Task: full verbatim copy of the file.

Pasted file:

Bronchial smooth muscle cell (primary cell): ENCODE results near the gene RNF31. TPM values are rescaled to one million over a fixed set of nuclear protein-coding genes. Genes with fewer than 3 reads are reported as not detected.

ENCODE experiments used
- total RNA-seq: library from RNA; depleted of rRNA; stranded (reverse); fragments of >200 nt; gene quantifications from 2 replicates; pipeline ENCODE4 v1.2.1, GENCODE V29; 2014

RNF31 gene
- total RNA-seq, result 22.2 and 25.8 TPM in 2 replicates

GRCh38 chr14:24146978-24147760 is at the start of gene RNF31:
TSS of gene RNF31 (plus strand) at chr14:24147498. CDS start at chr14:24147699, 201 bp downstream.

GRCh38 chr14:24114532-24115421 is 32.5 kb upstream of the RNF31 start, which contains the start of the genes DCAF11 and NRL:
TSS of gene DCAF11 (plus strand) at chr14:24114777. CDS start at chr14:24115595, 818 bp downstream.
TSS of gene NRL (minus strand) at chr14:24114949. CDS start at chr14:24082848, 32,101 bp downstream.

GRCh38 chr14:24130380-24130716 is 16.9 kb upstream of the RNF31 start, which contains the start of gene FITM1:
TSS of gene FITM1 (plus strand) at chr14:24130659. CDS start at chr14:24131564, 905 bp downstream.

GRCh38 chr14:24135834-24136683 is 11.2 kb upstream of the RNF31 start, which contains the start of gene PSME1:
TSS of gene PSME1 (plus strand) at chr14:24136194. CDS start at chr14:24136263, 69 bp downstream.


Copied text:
Bronchial smooth muscle cell (primary cell): ENCODE results near the gene RNF31. TPM values are rescaled to one million over a fixed set of nuclear protein-coding genes. Genes with fewer than 3 reads are reported as not detected.

ENCODE experiments used
- total RNA-seq: library from RNA; depleted of rRNA; stranded (reverse); fragments of >200 nt; gene quantifications from 2 replicates; pipeline ENCODE4 v1.2.1, GENCODE V29; 2014

RNF31 gene
- total RNA-seq, result 22.2 and 25.8 TPM in 2 replicates

GRCh38 chr14:24146978-24147760 is at the start of gene RNF31:
TSS of gene RNF31 (plus strand) at chr14:24147498. CDS start at chr14:24147699, 201 bp downstream.

GRCh38 chr14:24114532-24115421 is 32.5 kb upstream of the RNF31 start, which contains the start of the genes DCAF11 and NRL:
TSS of gene DCAF11 (plus strand) at chr14:24114777. CDS start at chr14:24115595, 818 bp downstream.
TSS of gene NRL (minus strand) at chr14:24114949. CDS start at chr14:24082848, 32,101 bp downstream.

GRCh38 chr14:24130380-24130716 is 16.9 kb upstream of the RNF31 start, which contains the start of gene FITM1:
TSS of gene FITM1 (plus strand) at chr14:24130659. CDS start at chr14:24131564, 905 bp downstream.

GRCh38 chr14:24135834-24136683 is 11.2 kb upstream of the RNF31 start, which contains the start of gene PSME1:
TSS of gene PSME1 (plus strand) at chr14:24136194. CDS start at chr14:24136263, 69 bp downstream.